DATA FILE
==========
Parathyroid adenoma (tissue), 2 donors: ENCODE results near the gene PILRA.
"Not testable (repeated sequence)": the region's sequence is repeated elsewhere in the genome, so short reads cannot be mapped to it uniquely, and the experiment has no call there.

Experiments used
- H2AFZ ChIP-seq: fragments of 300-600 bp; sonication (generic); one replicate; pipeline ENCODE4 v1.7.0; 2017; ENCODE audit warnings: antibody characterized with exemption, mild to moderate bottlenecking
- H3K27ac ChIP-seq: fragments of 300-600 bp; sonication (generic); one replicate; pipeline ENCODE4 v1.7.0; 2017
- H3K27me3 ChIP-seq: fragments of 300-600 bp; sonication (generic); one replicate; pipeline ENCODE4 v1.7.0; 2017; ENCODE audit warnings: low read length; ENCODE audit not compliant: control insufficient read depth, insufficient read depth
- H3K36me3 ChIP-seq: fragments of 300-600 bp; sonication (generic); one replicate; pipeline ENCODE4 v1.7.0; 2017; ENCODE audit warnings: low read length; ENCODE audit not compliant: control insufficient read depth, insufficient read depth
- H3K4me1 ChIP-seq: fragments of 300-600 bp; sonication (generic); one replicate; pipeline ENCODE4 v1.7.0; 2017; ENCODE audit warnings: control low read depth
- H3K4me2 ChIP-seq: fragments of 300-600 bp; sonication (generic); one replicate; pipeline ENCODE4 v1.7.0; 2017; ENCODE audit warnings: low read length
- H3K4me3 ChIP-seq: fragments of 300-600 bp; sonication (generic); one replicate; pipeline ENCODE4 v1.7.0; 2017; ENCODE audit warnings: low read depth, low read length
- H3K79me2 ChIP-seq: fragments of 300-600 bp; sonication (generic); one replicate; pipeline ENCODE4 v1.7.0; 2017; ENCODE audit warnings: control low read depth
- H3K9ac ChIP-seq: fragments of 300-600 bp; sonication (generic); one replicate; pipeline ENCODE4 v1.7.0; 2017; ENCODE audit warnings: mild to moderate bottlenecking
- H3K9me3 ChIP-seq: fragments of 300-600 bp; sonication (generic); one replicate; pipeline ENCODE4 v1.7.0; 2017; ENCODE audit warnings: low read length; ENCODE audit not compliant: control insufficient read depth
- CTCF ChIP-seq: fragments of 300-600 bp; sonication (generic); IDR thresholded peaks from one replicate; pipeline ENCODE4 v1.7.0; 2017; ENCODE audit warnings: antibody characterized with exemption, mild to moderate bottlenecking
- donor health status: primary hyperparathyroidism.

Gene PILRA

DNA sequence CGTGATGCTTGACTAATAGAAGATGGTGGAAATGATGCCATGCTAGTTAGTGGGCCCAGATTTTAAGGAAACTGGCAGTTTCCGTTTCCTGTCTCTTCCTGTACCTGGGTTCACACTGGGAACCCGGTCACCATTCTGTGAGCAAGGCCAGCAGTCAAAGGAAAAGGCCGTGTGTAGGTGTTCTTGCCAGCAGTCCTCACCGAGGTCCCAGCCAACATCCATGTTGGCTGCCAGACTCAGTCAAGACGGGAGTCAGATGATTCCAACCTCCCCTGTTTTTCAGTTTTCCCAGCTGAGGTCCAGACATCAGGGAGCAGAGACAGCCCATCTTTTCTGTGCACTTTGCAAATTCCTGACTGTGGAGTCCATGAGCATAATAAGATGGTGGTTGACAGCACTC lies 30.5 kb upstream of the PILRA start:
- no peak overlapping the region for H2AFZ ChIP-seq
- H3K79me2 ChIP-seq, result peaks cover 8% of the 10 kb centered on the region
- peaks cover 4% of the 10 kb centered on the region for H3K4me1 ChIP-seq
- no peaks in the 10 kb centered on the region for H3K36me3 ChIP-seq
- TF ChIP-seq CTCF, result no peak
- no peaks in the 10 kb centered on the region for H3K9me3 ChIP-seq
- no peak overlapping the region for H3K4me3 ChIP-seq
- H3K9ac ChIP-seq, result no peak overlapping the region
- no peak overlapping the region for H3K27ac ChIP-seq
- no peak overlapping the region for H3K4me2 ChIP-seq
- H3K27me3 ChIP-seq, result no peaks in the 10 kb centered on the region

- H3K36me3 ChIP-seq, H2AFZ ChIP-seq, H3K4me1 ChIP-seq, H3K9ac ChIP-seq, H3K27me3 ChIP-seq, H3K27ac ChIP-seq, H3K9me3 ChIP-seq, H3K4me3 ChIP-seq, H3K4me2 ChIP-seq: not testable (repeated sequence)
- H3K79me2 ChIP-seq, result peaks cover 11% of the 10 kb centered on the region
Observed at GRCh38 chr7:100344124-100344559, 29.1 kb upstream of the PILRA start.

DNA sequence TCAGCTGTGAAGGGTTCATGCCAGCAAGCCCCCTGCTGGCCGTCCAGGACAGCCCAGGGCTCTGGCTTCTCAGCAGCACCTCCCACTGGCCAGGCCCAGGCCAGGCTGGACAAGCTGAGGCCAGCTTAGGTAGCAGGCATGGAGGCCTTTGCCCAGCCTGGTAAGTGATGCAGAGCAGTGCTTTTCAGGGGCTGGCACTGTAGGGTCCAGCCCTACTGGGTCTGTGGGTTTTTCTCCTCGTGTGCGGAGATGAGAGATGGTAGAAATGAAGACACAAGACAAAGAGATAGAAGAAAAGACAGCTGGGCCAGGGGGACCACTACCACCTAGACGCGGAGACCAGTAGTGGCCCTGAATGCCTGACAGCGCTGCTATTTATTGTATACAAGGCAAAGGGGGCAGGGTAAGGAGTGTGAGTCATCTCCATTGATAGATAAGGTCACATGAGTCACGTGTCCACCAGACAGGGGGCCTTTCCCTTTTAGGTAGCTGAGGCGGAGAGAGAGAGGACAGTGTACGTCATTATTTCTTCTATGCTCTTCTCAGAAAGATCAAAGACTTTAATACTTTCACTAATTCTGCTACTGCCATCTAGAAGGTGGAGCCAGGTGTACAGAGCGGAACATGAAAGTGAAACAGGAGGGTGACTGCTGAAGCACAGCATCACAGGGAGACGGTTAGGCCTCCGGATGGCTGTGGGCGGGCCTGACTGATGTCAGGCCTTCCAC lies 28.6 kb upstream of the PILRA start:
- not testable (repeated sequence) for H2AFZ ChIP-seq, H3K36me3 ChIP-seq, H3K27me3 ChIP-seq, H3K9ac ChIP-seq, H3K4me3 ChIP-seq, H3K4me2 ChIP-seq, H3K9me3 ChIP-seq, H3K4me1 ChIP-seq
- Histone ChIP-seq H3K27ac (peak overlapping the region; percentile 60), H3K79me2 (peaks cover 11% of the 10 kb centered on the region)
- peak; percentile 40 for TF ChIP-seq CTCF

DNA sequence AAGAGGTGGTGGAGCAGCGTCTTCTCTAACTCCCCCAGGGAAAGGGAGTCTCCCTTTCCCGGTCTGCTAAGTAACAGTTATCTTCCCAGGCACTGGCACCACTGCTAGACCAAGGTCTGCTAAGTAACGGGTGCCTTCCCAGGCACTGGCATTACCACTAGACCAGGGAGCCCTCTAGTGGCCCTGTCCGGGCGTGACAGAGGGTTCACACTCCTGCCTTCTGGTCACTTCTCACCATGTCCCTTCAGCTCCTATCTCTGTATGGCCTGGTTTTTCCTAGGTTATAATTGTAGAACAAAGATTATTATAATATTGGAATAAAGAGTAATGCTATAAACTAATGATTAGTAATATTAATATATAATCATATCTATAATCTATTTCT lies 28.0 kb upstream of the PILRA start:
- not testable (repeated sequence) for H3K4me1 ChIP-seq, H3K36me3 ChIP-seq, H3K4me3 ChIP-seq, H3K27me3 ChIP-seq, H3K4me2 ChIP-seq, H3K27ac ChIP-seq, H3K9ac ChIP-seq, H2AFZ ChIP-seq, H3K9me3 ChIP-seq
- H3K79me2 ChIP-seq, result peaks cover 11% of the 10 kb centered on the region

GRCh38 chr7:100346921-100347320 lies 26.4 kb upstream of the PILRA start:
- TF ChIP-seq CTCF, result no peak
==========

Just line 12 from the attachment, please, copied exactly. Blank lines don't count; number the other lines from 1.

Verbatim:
- H3K9ac ChIP-seq: fragments of 300-600 bp; sonication (generic); one replicate; pipeline ENCODE4 v1.7.0; 2017; ENCODE audit warnings: mild to moderate bottlenecking